In hilly areas of Khyber Pakhtunkhwa, including Swat district, a homemade delight ‘Durbish’ brings family members and friends together especially in winter season to enjoy its taste and delicacy. The traditional delight is served to participants at friends’ parties and family gatherings.
According to local residents, a full-size tasty ‘Durbish’ requires two kilogrammes of pure milk, 15 desi eggs, desi ghee, mint, a teaspoonful each of sugar and soda, half a kilo of wheat flour, dry fruits and yeast to be mixed well and then baked on preferably charcoals for 30 to 45 minutes.
“Durbish is sweet bread baked by women which makes any celebration special. The women in remote villages in Swat have more than one version of homemade breads and cakes,” said a local resident.
Wajid Ali, a resident of Swat’s Khawzakhela locality, told this scribe that ‘Durbish’ was still popular and served to guests and friends and even gifted to people on propitious occasions.
He said women in hilly areas baked the traditional cake in different ways, but its recipe remained unchanged for decades. He stated that winter was considered to be the fit season when ‘Durbish’ was served with black tea during breakfast, but it could also be enjoyed without it.
Rashida Haleem, a girl student from Shangla at the University of Peshawar, said that her mother had taught her how to bake ‘Durbish’ for guests.
She said that the delight sometimes brought family members together to enjoy it as the word ‘Durbish’ literally meant a precious pearl in Persian.
“This is what my mom had told me. I don’t know where this word had been derived from and how it came to call a homemade cake ‘Durbish’.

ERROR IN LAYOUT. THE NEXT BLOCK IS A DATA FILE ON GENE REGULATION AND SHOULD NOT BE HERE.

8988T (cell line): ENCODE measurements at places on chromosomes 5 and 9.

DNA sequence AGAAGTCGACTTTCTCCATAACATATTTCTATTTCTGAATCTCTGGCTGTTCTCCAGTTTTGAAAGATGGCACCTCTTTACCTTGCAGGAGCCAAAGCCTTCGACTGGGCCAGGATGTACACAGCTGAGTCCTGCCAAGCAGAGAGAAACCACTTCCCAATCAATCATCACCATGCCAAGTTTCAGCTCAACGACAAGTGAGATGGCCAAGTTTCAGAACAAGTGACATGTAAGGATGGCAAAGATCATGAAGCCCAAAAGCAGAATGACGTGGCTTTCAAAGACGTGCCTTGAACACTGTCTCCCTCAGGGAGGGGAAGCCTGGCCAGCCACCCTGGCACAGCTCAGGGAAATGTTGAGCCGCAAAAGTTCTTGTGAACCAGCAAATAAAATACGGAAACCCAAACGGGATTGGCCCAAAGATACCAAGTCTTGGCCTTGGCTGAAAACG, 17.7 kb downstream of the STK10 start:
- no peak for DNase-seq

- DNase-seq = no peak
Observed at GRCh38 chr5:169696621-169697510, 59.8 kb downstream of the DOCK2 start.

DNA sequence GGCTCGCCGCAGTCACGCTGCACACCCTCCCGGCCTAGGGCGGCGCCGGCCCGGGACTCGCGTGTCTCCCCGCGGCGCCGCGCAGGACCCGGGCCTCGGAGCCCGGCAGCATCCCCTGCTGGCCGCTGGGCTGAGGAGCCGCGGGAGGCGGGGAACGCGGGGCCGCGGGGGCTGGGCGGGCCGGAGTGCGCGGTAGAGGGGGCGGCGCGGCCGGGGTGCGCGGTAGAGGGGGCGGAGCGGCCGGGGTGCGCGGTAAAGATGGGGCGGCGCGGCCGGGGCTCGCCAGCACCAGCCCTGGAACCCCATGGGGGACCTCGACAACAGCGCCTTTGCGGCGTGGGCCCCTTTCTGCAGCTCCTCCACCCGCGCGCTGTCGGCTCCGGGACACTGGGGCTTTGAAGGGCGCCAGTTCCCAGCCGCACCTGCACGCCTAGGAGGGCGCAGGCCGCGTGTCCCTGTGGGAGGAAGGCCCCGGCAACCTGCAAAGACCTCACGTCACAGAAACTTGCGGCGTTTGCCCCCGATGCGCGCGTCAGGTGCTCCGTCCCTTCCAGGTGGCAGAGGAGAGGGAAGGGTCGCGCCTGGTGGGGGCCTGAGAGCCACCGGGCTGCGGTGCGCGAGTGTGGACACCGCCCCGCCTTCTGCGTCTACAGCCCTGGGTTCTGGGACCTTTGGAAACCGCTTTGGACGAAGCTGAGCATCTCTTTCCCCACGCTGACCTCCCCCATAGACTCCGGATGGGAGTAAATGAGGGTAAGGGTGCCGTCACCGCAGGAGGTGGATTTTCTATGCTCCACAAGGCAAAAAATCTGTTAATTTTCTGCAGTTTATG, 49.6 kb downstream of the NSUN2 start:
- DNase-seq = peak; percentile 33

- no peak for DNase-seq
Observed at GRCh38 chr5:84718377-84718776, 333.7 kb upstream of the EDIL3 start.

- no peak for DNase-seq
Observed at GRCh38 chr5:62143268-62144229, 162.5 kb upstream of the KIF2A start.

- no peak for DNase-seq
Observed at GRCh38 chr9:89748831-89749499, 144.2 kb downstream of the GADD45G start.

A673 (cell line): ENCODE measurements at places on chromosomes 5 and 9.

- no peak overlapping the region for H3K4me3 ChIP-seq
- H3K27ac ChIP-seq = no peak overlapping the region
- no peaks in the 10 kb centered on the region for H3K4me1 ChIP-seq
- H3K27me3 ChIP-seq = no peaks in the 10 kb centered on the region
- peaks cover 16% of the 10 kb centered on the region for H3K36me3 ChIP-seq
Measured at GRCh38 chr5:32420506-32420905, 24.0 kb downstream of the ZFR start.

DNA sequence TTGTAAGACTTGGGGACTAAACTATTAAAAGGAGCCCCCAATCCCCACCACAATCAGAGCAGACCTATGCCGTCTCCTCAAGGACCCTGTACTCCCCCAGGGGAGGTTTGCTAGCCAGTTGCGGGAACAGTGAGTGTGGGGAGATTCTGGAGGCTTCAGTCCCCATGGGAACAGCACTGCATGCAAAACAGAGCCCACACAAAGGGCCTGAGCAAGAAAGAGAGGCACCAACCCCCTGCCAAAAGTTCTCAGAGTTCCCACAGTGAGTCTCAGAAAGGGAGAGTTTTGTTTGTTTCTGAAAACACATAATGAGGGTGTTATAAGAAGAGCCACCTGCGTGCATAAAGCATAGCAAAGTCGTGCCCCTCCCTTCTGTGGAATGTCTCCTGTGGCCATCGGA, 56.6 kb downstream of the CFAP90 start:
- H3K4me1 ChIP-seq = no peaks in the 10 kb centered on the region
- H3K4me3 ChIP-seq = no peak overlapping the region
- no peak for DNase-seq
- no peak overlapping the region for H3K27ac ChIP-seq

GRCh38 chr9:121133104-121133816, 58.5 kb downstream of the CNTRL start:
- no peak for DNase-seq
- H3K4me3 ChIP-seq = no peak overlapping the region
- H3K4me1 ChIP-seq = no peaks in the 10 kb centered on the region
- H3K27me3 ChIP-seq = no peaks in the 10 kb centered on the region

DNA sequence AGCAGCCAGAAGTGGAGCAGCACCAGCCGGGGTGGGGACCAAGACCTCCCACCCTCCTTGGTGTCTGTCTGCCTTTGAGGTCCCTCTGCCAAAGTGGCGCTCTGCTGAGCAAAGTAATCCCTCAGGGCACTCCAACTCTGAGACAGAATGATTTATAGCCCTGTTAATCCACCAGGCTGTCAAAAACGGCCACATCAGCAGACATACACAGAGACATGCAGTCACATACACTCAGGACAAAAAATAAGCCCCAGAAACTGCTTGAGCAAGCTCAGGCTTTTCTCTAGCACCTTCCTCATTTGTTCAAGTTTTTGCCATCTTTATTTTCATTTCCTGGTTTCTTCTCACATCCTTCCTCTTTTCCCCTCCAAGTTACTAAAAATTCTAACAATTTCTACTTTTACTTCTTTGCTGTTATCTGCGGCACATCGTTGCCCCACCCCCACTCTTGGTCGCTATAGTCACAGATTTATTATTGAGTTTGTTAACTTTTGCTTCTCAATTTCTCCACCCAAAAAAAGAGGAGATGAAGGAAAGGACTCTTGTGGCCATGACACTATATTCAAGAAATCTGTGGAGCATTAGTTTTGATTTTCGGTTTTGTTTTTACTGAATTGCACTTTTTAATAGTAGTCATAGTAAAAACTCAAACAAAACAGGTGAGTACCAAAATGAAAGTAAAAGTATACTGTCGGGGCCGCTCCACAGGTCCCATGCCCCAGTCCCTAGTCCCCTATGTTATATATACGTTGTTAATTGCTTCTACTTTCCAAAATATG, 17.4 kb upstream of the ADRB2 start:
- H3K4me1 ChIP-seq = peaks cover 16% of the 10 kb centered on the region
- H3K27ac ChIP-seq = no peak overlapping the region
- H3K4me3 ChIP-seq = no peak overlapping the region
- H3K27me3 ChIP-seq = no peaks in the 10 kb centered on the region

However, its taste is remarkable and still liked by local residents,” she said.
Shaukat Zaman, a food expert in Peshawar, said that composition of traditional foods, including homemade dishes or beverages, couldn’t be billed as safe from health point of view because its ingredients most often were not taken care of and kept in places or shelves exposed to unclean environment.
“I have consumed such food items during my visit to upcountry districts, but a few household were able to preserve food items. I found ‘Durbish’ a delicious traditional delight and I was pleased to know that village women were aware of how to bake the indigenous cake,” Mr Zaman said.
Mareena Yousafzai, another housewife from Kohistan based in Peshawar, said that ‘Durbish’ used to be baked in upper Kohistan areas in a different manner and local residents relished it on special happy occasions.
She said that most traditional foods and beverages were the result of master hands of village women. “Village women are skilled in many things, including cooking, baking and roasting, as their parents trickle down such training to their daughters,” she said.
Originally published in Dawn, December 6th, 2018